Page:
LIFE&STYLE

[Feature] Independent bookstores in Korea thrive, defying the dying paper industry

By Park Yuna
  • Published : Nov 24, 2019 - 17:15
  • Updated : Nov 24, 2019 - 17:43

People who get together for the monthly meetings at SeochonBooks, a small bookstore housed in a hanok near the palace Gyeongbokgung, may feel awkward at first. But soon they form friendships as they share their thoughts about a book that Ha Young-nam, the owner of the bookstore, recommends.

“I visit this bookstore every month. ... I have craved for communities where I could meet people, which have now mostly disappeared compared to the past,” said Jeon Ji-yeon, who is in her 50s. “What I like about this place is that although we are meeting for the first time, we can have a deep discussion -- and I think a book is the best medium for that.”

SeochonBooks is one of a number of indie bookstores that have grown popular over the past few years even as the book publishing industry declines. One reason behind the popularity of small, independently owned bookstores is the need for a sense of community. 

People gather at SeochonBooks to discuss books they’ve read over the past month. (Park Yuna/The Korea Herald)

There are 134 indie bookstores in Seoul, accounting for more than a quarter of the city’s 444 bookstores, including franchise bookstores, according to the Seoul Metropolitan Library. The independent bookstores largely fall into three types: community-focused bookstores, specialty bookstores and those that mainly sell self-published books.

“The number of indie bookstores is growing,” said an official from the knowledge and culture division within the Seoul Metropolitan Library. “Local independent bookstores, which are small-scale and have unique personalities, have become a trend in Seoul.”

Kim Hyeon-jeong, 29, who opened The Present World, an indie bookstore in Dongjak-gu, two years ago, builds rapport with neighborhood residents by stocking books after reading the notes that visitors post on a wall inside the store.

“I categorized visitors’ concerns into five themes and order 25 books every month for each category,” Kim said. “Local residents become friends here at the bookstore and some of them stop by just to say hello -- and buy books.”


Kim Hyeon-jeong, owner of The Present World, curates books every month based on notes that people post. One note reads, “Are you Happy now?” (Park Yuna/The Korea Herald)


History Bookshop, a specialty bookstore in Jongno-gu, stocks mainly history books. The owner, Baek Young-nahn, a history major who worked at an IT company, quit her job and opened the bookstore two years ago. She thinks specialty curation is her store’s strength. She also hosts activities such as excursions for people who are interested in seeing historic sites around Seoul.

“People visit to read history-related books that are rarely found at franchise bookstores,” she said.

Having worked at an IT company for a long time, Baek got tired of the industry, where things change quickly, and realized that IT products are rather insubstantial.

“There is a basic human desire that online or IT things cannot satisfy. … Meeting people and flipping books are precious experiences that online platforms can never provide,” she said. “I think I was craving something tangible like a book.”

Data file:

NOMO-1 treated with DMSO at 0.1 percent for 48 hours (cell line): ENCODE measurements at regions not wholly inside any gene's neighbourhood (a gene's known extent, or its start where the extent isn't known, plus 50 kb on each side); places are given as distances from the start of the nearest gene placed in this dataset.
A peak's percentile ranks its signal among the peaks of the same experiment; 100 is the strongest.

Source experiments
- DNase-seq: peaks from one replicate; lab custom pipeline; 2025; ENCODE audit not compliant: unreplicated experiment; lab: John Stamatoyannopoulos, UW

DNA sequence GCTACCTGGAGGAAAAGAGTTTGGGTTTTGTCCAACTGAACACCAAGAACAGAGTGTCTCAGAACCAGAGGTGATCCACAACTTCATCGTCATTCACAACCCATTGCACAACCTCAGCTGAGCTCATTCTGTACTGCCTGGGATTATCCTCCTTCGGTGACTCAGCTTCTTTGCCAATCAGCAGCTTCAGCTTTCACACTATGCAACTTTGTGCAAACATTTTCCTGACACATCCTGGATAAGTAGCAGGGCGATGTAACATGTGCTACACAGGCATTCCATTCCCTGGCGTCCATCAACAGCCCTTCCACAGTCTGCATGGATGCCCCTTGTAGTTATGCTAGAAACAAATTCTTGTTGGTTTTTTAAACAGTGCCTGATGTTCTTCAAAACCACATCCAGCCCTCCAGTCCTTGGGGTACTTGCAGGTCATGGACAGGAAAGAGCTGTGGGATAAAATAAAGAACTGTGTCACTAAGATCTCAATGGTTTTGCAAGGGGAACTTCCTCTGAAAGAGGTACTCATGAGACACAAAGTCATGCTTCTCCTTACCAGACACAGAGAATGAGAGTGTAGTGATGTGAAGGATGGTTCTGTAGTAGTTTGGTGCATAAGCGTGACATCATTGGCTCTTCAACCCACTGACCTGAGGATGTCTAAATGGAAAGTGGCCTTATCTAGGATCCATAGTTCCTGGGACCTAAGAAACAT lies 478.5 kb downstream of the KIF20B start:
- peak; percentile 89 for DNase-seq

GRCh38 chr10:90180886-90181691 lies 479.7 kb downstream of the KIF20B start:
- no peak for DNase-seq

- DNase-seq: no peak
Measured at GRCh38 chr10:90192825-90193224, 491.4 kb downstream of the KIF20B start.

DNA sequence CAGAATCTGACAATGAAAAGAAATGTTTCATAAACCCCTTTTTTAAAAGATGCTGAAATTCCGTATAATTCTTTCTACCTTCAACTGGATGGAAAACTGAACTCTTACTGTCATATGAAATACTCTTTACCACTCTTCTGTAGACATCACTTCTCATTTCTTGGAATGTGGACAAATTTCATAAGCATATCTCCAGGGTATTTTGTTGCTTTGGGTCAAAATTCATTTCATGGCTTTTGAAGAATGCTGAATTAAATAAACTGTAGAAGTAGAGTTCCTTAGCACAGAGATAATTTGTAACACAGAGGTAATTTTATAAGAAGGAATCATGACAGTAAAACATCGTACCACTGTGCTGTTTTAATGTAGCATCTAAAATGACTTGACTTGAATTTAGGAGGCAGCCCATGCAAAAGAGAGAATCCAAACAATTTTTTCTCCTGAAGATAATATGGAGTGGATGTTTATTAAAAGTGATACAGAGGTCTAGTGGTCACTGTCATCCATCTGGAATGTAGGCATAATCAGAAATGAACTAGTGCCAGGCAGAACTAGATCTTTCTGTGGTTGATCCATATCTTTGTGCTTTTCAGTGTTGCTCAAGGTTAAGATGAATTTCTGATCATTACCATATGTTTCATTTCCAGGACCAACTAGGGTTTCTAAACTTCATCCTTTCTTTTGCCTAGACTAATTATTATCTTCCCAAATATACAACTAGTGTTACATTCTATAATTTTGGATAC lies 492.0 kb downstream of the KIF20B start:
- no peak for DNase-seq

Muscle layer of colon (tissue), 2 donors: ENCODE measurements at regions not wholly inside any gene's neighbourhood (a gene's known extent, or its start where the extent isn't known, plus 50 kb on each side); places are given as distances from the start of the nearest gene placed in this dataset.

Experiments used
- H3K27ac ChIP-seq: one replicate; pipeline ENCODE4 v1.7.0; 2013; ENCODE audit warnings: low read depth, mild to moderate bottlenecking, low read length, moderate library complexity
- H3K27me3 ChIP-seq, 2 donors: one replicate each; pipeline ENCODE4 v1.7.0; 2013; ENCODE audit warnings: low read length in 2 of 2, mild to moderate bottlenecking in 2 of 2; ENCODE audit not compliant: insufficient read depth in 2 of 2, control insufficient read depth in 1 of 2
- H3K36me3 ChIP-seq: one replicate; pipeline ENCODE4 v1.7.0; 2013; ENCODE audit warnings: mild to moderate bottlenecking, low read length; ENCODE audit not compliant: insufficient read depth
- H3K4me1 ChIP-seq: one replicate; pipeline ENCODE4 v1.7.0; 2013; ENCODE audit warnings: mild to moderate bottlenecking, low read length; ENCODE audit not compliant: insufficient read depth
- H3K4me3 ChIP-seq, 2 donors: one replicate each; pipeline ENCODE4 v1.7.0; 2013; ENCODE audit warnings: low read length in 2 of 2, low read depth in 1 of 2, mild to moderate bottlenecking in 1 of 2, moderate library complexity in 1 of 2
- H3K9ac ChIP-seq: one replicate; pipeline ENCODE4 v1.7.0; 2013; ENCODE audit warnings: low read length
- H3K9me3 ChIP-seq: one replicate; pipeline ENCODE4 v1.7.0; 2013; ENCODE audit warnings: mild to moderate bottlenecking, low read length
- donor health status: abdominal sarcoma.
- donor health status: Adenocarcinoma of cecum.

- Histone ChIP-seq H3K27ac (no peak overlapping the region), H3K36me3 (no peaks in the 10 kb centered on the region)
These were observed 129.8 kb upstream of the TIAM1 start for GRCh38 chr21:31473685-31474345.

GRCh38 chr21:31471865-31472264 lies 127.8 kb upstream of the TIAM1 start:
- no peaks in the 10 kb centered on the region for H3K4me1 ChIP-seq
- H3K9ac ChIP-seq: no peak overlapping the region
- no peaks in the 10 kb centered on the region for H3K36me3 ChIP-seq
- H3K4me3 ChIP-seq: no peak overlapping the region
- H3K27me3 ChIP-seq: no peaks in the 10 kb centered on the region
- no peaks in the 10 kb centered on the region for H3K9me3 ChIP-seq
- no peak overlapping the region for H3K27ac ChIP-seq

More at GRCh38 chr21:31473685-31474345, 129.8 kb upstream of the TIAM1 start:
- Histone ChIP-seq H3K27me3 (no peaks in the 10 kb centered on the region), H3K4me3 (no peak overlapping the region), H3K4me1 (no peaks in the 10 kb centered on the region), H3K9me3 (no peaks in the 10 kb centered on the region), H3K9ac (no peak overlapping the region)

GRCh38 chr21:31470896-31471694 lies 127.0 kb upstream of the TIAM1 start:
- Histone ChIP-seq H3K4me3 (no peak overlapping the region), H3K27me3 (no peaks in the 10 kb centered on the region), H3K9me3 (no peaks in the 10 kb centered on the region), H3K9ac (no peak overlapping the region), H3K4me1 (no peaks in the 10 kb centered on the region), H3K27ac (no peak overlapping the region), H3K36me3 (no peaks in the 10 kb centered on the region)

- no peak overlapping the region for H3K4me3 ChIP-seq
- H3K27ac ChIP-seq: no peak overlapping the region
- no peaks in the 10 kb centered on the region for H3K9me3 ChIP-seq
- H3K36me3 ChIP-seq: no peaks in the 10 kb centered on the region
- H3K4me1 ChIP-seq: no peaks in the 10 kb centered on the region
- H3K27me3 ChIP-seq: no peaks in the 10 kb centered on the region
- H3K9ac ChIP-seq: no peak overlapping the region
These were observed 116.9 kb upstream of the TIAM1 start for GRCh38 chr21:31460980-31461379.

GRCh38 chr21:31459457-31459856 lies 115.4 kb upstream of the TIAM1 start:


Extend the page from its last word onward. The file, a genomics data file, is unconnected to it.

On a hilly street in Haebangchon, Yongsan-gu, Byeolcheck bookstore stocks self-published books. Eight out of 10 books at this small indie bookstore are self-published. The 6-year-old bookstore hosts sessions on how to write and publish books independently without consulting with major publishers. 


Byeolcheck bookstore, located in a hilly alley in Haebangchon, sells self-published books. (Byeolcheck bookstore)


“A barrier to becoming a writer and publisher is much lower now, so self-publishing has been a trend for the past few years,” said Cha Seung-hyun, the store owner. “About 40 to 50 people on average visit the bookstore every day.”

-Unsustainable business-

However, indie bookstores come and go. According to the Korea Federation of Bookstore Associations, four to five new indie bookstores open every month, but three others shut down.

“Indie bookstores are a difficult business,” said an official from the federation, who declined to be named. “Visitors are attracted by the unique personality of indie bookstores but some of them just take a picture to post on social media. … The popularity (of a bookstore) does not necessarily lead to sales.”

The profit margin, 30 percent, is also relatively small.

“Many of those who run indie bookstores hold two or even three jobs, and in my case, I barely manage to cover the rent and electricity bill, which is around 700,000 won a month,” said Kim of The Present World.

Indie bookstore operators say they typically face a crisis when their leases have to be renewed at the end of the second year. Unable to turn a profit, many of them choose to close their stores at this time.

Officials from the Seoul Metropolitan Library said the city government is aware of the need to support indie bookstores, but they need to define indie bookstores, as there are numerous kinds. For example, can a cafe that sells a couple of books be classified as a bookstore?

“We can’t neglect the trend of the growing number of indie bookstores,” said Park Jae-min, director of the library’s knowledge and culture division.

“Most independent stores are located in alleys because of cheaper rental. This allows for them to function as capillaries of Seoul, providing a sense of community for the people, which is quite important.”


By Park Yuna (yunapark@heraldcorp.com)